Longevity in ministry

July 7th, 2017

This past year I celebrated thirty-five years in pastoral ministry — a personal milestone that, as others noted, was becoming a rarity. At least that’s what the statistics say — and this while others are decrying the reasons that younger clergy are leaving the church.

But I’ve been considering longevity, too; not just my personal longevity, but the disciplines and outcomes that make perseverance possible. I certainly don’t have all of the answers regarding why some manage to stay the ministry course of the long haul (in general) or manage to remain in the same parish for fifteen or more years (in particular), but I do believe there are practices and disciplines that give pastors a fair run at longevity.

Here are a few:


Over the course of time pastors are bound to experience enormous highs and lows. There will be peaks and valleys. No life, no ministry, is either a steady slope upward or downward. This applies not only to ministry, but to relationships, marriage, parenting, and all of the brittle and brilliant aspects of existence.

Those who enter pastoral ministry need to remain purposeful in their work. This doesn’t mean that approach and purpose remain unchanged over time, but there does need to be a consistent purpose, a larger vision, that one remains focused upon.

So often, purpose can not only get sidelined by failures, but by successes as well. It is easy to get sidetracked from one’s primary call when others are offering either accolades or criticisms. Maintaining a vigilance of purpose is vital to longevity of life and one’s particular station. What’s YOUR purpose?


Here we are talking about a number of things. Not just engagement in ministry — staying energized in pastoral work — but also engagement with family, friends, and those pursuits that offer personal fulfillment. I’ve always pursued time with my wife, writing and art. Others may need to pursue those practices and relationships that offer a respite from the burdens of ministry and reenergize the body, mind and soul.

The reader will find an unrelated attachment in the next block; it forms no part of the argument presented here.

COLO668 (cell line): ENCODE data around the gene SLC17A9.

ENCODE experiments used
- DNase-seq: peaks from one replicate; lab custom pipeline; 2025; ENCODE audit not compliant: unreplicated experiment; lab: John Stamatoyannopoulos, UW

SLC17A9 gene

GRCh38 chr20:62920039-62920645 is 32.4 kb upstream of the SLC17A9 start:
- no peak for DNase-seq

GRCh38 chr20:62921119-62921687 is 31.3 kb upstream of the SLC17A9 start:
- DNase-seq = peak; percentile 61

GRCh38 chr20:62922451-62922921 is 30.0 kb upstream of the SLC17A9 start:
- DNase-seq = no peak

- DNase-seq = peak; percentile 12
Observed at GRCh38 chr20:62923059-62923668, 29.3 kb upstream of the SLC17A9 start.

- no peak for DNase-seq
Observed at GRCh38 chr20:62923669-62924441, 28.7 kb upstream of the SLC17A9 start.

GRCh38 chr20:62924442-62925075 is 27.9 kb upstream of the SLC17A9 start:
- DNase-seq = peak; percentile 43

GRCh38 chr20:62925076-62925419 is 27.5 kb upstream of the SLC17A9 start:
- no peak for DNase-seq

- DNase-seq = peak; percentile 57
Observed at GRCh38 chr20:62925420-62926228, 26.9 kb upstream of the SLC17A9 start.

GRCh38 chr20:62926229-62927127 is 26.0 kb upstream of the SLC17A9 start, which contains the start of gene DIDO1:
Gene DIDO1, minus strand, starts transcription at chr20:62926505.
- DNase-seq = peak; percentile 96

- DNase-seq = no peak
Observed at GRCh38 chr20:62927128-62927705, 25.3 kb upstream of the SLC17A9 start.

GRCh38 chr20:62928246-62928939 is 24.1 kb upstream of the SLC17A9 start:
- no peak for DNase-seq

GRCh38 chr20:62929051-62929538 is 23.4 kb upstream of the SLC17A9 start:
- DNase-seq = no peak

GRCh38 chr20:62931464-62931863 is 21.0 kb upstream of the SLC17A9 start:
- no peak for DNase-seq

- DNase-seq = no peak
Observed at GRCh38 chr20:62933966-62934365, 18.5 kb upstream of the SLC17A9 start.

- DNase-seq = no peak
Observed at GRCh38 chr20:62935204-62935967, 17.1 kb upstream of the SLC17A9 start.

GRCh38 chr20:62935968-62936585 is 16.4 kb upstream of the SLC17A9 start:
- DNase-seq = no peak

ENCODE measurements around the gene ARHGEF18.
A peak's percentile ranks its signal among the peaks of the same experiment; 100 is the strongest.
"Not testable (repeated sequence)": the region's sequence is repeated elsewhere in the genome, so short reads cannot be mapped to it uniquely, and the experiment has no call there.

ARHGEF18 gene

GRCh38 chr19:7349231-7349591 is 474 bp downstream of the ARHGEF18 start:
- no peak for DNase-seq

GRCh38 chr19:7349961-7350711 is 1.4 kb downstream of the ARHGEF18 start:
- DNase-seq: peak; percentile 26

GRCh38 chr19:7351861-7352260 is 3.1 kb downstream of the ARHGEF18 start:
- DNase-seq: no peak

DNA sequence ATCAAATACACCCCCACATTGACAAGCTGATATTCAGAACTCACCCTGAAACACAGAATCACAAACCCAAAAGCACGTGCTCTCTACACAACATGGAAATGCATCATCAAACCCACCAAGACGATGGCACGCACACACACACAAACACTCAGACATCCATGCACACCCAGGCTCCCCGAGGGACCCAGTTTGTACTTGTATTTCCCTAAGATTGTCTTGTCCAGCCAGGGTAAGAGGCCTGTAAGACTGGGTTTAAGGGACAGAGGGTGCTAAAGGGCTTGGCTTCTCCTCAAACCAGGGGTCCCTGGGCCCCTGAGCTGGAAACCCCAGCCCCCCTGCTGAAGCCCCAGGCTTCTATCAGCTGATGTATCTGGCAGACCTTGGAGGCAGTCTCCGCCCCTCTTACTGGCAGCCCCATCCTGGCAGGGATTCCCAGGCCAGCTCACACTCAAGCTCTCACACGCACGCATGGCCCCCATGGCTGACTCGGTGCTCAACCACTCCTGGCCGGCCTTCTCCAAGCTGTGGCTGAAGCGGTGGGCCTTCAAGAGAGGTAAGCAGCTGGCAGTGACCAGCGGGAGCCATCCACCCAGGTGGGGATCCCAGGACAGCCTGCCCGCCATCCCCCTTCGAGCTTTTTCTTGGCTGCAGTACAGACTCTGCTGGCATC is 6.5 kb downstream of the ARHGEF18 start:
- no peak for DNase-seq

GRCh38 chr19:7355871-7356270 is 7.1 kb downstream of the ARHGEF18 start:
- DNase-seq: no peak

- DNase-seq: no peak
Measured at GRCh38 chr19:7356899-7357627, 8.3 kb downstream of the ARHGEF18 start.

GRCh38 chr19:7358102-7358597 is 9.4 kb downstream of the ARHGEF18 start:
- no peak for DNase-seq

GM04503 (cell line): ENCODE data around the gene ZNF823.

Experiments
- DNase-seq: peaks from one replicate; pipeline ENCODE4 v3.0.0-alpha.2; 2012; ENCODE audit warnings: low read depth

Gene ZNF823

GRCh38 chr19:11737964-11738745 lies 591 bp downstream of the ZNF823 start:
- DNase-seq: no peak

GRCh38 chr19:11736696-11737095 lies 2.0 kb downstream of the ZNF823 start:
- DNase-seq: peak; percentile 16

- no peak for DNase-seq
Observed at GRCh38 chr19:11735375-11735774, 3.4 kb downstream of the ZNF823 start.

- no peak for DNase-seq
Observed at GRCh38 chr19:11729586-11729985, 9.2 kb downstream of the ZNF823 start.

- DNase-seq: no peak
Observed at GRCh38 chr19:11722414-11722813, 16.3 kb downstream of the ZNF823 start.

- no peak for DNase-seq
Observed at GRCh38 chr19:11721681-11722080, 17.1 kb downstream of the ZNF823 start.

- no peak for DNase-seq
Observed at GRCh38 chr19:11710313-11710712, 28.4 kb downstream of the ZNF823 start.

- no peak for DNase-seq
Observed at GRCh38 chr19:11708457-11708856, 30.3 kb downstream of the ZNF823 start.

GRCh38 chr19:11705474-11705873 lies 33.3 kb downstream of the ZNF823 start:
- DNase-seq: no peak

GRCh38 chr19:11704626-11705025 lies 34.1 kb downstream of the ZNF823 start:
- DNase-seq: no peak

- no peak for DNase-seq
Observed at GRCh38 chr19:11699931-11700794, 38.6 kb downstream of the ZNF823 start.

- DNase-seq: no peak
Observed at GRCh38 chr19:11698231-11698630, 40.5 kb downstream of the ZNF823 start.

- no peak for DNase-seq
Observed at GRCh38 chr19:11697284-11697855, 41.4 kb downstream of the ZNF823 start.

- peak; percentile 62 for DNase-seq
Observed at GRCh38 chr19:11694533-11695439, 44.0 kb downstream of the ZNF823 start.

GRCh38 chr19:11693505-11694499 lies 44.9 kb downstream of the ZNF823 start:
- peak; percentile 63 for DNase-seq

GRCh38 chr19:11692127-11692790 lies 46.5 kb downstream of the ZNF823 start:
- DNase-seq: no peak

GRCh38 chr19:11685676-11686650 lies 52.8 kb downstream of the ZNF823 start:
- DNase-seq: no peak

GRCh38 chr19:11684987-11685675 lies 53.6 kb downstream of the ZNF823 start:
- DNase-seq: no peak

In addition to thirty-five years of pastoral work, I began working out in the gym when I was twelve years old. I have never stopped. This consistency of work and diet have, I know, played a vital role in my health and ability to stand in the difficult days of ministry. Everyone needs more than a hobby—one needs a pursuit or two that can engage our bodies and minds and send us back fresh and eager into the fray of ministry.


Some years ago I took an assessment of my work week and discovered that I was spending an inordinate amount of time in church meetings — usually protracted discussions that took me out of the house for entire evenings. I was also not getting enough rest.

But rest is vital to longevity. Pastors need to take vacation. They need to enjoy “down time” with family and friends. Times, each week and each month, need to be arranged so that others can help. Rest may also involve delegation and, at times, a clear delineation of tasks and responsibilities.

And then, it is also important to take to heart a statement I heard decades ago from a seasoned pastor of nearly fifty years: “There are very few true emergencies in the parish.” Most often, what we categorize at emergencies are actually a plethora of personal wants and needs that some folks simply want the pastor to solve. But pastors are not personal therapists. 

Pastors need adequate rest so that we can minister over the long haul, but also so we have the strength and fortitude to respond to the real emergencies when they arise.


Maintaining a sense of wonder and awe is important for longevity. This includes wonderment in relationships and loves, joy in friendship, and a continued fire for leaning. Nothing elicits ministry burnout more swiftly than preaching the same messages over and over, or leading the same Bible study, or going through the motions of ministry and mission simply to draw a paycheck. 

A sense of wonder is required in any walk of life if one is to remain fresh and vital in affairs of the mind and the heart. Reading new books, discussing new ideas, conversing with others across disciplines — these can all add to one’s sense of wonder. Travel, meeting new people, and engaging in new ministries that are outside of one’s comfort are also important.

Another pastoral colleague has noted, “Pastors who say they are bored are actually boring people.” Indeed, the cure for boredom is wonder, engagement, purpose, and leaving behind the vestiges of what can pass for ministry.

* * *

Longevity doesn’t just happen. There are always practices and disciplines that are needed to engage the body, mind and soul — and keep ministry fresh and exciting. 

That, and a little bit of luck doesn’t hurt, either.

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